Yale professor David Bromwich on the pernicious paternalism of Eric Holder:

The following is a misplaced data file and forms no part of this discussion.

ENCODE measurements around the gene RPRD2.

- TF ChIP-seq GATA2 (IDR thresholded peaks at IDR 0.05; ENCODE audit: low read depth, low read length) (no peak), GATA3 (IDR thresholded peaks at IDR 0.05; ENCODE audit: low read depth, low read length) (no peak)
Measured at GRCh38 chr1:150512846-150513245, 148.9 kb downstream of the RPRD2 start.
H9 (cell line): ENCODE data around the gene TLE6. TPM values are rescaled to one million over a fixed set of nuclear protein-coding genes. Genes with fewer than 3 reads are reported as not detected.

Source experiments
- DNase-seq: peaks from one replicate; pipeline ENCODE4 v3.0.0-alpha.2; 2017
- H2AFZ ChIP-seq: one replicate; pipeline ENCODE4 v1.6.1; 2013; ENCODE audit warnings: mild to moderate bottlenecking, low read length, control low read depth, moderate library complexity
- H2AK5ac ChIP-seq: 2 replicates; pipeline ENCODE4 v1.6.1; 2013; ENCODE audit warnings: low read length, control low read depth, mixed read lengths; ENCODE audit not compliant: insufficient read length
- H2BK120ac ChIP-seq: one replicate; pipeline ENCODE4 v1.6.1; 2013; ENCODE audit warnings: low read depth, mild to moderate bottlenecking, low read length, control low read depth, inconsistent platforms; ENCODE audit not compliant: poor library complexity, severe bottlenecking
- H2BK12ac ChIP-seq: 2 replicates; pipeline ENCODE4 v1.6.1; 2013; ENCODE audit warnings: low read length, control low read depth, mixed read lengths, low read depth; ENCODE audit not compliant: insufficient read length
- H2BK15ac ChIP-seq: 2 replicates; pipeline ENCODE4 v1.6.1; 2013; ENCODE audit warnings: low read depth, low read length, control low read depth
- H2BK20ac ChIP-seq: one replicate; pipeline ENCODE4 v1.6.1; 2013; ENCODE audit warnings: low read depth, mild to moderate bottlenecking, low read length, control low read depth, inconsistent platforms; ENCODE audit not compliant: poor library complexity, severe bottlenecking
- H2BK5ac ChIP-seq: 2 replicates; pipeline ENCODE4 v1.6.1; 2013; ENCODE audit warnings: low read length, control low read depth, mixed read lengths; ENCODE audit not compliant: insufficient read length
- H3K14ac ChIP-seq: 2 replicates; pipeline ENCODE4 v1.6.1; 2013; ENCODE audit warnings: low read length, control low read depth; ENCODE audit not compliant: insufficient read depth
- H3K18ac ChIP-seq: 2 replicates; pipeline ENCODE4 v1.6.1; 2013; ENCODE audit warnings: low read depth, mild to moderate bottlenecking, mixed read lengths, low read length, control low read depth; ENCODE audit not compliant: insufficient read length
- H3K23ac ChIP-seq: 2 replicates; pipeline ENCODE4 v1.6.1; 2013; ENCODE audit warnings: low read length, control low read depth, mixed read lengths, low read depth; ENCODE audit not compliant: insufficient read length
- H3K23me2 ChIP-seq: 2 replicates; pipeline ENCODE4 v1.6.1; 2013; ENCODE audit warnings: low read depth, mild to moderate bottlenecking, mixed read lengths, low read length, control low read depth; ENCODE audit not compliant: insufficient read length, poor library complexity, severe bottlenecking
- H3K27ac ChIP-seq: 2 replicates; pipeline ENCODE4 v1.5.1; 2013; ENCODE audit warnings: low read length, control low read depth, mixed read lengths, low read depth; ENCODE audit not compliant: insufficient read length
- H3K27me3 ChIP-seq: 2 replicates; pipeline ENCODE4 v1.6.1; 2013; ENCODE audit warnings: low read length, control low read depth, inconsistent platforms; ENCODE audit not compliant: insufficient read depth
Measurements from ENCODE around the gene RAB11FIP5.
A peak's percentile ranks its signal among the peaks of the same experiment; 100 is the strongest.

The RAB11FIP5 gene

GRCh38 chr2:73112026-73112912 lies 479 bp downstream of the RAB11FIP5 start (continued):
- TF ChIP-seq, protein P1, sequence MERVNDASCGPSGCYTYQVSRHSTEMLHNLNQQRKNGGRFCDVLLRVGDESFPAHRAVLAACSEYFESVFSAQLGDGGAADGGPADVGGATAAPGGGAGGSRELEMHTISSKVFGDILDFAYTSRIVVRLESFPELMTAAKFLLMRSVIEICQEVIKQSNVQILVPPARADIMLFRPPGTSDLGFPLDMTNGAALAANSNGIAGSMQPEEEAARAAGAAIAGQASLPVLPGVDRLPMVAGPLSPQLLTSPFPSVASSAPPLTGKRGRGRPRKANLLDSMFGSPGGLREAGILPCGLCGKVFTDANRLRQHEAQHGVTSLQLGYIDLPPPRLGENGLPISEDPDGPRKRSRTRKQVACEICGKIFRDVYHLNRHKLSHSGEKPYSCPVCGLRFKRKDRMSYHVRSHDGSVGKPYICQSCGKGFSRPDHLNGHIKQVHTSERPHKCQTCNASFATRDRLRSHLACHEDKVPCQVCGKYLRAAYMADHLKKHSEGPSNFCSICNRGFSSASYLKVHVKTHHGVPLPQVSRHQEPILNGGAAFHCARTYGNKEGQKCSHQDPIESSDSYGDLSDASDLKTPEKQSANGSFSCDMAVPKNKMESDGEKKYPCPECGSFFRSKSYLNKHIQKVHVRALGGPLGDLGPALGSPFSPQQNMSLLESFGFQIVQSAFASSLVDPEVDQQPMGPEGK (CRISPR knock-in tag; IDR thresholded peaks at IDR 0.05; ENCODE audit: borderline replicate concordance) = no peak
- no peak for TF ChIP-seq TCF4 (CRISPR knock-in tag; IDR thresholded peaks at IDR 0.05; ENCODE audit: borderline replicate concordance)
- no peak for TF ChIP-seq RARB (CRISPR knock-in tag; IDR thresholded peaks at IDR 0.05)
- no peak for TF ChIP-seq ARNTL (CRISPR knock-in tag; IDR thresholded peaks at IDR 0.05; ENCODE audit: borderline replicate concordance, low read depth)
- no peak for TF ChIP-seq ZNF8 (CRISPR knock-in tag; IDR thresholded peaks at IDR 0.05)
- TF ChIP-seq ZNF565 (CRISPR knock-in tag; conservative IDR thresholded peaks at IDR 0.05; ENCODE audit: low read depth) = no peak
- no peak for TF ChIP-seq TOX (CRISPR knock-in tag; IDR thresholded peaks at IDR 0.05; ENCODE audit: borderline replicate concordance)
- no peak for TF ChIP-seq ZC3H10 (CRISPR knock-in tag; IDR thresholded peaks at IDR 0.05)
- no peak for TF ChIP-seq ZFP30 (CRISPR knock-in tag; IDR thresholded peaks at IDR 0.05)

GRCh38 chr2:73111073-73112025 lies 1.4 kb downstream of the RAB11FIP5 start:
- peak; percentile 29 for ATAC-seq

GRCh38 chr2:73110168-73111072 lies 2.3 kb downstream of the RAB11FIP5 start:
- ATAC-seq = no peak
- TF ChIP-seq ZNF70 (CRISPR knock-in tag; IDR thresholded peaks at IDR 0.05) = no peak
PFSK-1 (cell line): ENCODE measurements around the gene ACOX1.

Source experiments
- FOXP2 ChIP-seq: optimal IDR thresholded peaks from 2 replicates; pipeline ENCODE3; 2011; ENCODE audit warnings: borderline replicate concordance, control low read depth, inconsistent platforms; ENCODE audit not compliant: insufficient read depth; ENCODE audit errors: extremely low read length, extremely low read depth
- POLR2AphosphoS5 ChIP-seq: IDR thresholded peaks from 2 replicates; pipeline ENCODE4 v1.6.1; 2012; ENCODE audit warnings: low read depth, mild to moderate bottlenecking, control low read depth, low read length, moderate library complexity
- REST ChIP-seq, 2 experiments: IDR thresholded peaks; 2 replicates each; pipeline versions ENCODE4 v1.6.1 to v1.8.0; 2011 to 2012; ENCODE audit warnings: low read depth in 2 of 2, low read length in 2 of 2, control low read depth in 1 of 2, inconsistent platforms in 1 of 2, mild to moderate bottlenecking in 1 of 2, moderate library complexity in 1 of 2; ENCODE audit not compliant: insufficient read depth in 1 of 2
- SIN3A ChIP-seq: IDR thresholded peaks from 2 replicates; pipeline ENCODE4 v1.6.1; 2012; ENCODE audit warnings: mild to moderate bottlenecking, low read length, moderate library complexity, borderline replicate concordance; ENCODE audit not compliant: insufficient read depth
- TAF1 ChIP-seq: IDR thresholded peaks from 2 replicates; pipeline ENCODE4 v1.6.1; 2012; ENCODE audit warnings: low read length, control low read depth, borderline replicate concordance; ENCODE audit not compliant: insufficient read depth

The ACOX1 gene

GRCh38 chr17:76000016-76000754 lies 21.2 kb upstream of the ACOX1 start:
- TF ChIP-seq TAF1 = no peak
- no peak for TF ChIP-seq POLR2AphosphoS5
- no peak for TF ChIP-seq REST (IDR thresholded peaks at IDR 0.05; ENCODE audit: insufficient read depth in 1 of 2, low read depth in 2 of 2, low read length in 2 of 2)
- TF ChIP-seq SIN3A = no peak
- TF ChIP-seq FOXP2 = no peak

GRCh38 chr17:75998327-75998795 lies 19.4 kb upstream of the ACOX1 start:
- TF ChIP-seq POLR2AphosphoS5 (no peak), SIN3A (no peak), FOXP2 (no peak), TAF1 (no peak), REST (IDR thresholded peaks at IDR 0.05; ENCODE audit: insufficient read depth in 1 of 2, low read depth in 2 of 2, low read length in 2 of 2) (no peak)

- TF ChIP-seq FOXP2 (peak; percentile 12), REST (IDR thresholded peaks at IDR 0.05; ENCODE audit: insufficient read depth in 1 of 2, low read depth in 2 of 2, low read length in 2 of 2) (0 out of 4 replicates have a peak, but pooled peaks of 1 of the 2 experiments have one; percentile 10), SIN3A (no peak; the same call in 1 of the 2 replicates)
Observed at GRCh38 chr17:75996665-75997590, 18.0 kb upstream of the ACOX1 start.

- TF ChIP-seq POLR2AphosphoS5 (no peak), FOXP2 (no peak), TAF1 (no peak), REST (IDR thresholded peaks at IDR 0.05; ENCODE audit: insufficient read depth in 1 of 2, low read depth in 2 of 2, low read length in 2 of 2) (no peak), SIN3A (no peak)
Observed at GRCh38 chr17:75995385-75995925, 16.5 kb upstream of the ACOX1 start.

Attorney General Holder is a bland and unassuming official who is not given to hyperbole. But his actions have been hyperbolic. During the first 92 years of the existence of the Foreign Espionage Act of 1917, three persons were prosecuted. In the first four years of the Holder justice department, six persons have been prosecuted, their good names taken from them, their lives turned upside down. Mark Mazetti among others has noted the predictable and intended result of the Holder prosecutions: government employees have become exceedingly reluctant to speak with reporters about anything the government does. The intimidation has been comparable in its effect to the Palmer Raids of 1918-1921. None of the quarries fits any common definition of a spy; they were trying to warn the American public of what was done behind their backs. Nor have their activities given information to the enemy so much as they have given eyes and ears to Americans. Yet, in keeping with the pattern of misrepresentation, Holder, when he was asked what element of the crime had necessitated the seizure of AP records, said that the leak "put the American people at risk, and that is not hyperbole."